The Compressor module is largely unchanged, with four compressor types (Digital, Vintage, Optical and Solid State), plus switching for RMS or peak side-chain detection and a graphical display of the compressor curve. Parallel compression is available via a Mix control, and in this new incarnation it is also possible to set up two different compressors in parallel, the controls for each being selected via Compressor 1/2 tabs. The Advanced version of the Saturation module also offers a wet/dry mix control for parallel distortion treatments, which can be particularly effective for thickening rock and urban vocals. There are also more aggressive digital distortion options for when you want something that sounds just plain nasty.
In the EQ section, iZotope’s original parametric equaliser algorithms are now augmented by new Baxandall and Pultec-style filters. Finally, new to Nectar 2 is a general ‘FX’ module. This has four subsections that cover modulation effects such as phasing and chorus plus Distortion, Decimate (downsampling) and a type of stutter delay called Shred.
There’s no reason why elements of Nectar couldn’t be used on lead instrument solos as well. And the reverse is true — using Nectar for its De-Esser, EQ, Harmony, and other features, and then placing the vocal into the same reverb patch as the rest of the instruments on the song is a perfectly viable approach as well, particularly if the singer is to be placed deeper within the instrumental bed, perhaps if the goal is to create the sonic illusion of the vocalist and hard rock band all roaring away in the same room.
Speaking of the EMT 140-inspired reverb, I found several of the Nectar’s presets tended to have the reverb and delay slathered on a bit too thick for my tastes. However, it’s best to think of these as starting points for the sound you’re aiming for, rather than using them as-is. Nectar also contains lots of special effects patches, some of which are geared towards spoken performances and video dubbing, hence names such as Baneful ADR (yes, as in the Batman super-villain), Darth’s Daughter, and Munchkin Mayhem. However, these could also be excellent starting points for a bit of ear candy in a song.
In my initial experiments with Nectar’s harmony engine, I found it very good for creating background harmonies. Though unless I was using it as an obvious special effect, I’m not sure if I’d want to use those harmonies as a lead chorus, unlike say, a few of the patches in TC-Helicon’s VoiceLive 3 floor unit, which can be spotlighted in a pinch. And while some might argue that Nectar 2’s pitch correction isn’t as flexible as a benchmark product such as Melodyne, pitch correction is only one element in Nectar – there’s a lot of processing inside this unit, and plenty of bang for the buck.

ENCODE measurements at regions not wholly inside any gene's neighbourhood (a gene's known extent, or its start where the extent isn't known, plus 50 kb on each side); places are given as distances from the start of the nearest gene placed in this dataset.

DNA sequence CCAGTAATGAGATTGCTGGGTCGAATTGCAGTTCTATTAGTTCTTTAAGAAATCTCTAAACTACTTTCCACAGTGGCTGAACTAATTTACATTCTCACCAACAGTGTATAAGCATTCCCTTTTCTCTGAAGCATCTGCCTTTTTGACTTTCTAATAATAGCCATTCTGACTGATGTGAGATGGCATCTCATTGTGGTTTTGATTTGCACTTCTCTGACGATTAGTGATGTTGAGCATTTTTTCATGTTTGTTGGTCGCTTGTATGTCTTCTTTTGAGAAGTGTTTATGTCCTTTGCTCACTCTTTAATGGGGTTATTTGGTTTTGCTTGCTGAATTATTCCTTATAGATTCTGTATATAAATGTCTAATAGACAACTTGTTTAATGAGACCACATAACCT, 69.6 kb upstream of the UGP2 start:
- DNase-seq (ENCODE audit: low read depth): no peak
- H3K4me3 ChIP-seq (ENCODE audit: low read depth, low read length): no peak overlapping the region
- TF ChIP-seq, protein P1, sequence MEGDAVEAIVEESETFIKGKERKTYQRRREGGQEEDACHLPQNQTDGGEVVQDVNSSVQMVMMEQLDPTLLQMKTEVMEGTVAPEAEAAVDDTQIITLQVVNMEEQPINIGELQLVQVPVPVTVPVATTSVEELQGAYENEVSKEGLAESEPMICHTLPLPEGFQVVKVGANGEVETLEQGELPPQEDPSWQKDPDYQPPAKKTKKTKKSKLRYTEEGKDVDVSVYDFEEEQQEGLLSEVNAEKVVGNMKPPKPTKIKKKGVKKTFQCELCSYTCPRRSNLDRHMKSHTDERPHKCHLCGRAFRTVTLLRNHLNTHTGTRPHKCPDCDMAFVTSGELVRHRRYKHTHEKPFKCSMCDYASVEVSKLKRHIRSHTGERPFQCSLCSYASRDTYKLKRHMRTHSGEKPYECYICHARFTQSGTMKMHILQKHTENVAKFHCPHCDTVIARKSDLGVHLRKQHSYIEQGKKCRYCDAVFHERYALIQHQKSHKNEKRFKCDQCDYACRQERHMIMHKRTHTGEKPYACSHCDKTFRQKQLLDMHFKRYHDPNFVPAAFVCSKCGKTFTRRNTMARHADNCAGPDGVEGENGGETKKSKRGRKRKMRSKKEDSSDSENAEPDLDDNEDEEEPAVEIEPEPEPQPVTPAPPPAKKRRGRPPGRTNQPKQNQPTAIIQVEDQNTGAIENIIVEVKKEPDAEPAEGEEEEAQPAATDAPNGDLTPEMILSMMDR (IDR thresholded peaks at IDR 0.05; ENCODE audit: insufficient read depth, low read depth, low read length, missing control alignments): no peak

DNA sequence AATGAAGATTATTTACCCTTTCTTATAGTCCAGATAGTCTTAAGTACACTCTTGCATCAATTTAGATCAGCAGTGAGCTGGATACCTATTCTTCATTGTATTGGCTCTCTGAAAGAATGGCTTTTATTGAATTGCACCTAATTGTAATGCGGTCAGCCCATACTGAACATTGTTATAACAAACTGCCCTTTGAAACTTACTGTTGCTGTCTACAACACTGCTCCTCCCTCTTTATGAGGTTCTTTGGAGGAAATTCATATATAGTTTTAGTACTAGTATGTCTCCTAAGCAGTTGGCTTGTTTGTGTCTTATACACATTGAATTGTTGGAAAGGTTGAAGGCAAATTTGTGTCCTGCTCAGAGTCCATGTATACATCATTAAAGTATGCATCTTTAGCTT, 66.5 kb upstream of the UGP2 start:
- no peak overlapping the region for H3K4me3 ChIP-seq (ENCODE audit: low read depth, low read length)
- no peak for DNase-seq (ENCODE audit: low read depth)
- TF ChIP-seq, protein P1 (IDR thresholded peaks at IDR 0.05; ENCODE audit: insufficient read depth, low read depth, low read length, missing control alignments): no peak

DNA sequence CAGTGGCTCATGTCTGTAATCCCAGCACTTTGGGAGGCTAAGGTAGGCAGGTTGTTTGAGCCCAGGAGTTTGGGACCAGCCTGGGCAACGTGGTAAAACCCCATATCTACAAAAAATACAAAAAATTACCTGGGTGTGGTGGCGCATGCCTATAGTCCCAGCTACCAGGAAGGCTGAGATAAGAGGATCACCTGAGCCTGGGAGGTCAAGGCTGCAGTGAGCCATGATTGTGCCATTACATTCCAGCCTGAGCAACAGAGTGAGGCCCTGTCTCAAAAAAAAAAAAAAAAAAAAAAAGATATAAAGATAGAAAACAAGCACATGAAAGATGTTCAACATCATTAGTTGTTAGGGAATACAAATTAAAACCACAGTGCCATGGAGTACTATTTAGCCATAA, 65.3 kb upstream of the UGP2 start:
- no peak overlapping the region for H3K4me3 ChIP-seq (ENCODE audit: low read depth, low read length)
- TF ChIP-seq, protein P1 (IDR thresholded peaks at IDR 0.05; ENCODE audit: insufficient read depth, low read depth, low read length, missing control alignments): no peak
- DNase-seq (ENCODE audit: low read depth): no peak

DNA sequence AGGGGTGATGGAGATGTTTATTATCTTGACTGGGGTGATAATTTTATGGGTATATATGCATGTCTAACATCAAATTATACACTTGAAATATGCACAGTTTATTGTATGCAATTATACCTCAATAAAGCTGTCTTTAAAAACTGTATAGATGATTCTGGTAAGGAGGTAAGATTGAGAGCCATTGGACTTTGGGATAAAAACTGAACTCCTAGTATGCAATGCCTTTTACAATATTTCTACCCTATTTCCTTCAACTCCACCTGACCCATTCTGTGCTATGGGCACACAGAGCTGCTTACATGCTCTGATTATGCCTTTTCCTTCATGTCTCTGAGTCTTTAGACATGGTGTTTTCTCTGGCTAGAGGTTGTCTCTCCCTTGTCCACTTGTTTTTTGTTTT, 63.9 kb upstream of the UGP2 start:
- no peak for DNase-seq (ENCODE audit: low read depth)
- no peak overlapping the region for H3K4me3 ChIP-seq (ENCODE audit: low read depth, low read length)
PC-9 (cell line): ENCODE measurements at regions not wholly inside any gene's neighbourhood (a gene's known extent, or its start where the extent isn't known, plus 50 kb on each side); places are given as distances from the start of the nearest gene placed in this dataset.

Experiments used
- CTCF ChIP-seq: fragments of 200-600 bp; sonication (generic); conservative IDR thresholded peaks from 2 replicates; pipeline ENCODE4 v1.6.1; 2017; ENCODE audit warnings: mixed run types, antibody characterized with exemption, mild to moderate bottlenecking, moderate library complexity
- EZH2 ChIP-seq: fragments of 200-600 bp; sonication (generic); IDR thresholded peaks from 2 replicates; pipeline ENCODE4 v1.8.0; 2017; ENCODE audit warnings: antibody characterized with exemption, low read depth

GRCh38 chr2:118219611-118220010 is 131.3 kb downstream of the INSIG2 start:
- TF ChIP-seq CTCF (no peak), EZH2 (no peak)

One caveat; all this processing takes RAM; while it’s tempting to insert the plug-in onto multiple tracks, this could cause playback issues. I found that even with 24 gigs of RAM in my PC, Reason in ReWire mode stuttered continually when multiple Nectars were inserted into various tracks in Cakewalk’s Sonar X3e DAW. Of course, there are multiple workarounds; one approach would be to hold off on inserting Nectar until you’re at the mixing stage and all your software synths and Rewire instruments have been rendered. And on tracks other than the lead vocal, commit to a patch and render it, then delete, freeze or bypass that copy of Nectar.
All-in-all, this is a highly usable vocal plugin, with an easy to understand GUI and an excellent workflow between modules. While its component parts are available in more comprehensive versions from other manufacturers, having all of these plugins within one GUI, and its easy to follow workflow make for a terrific combination that’s both easy to get started with, and extremely powerful for the dedicated user willing to dig in under the hood.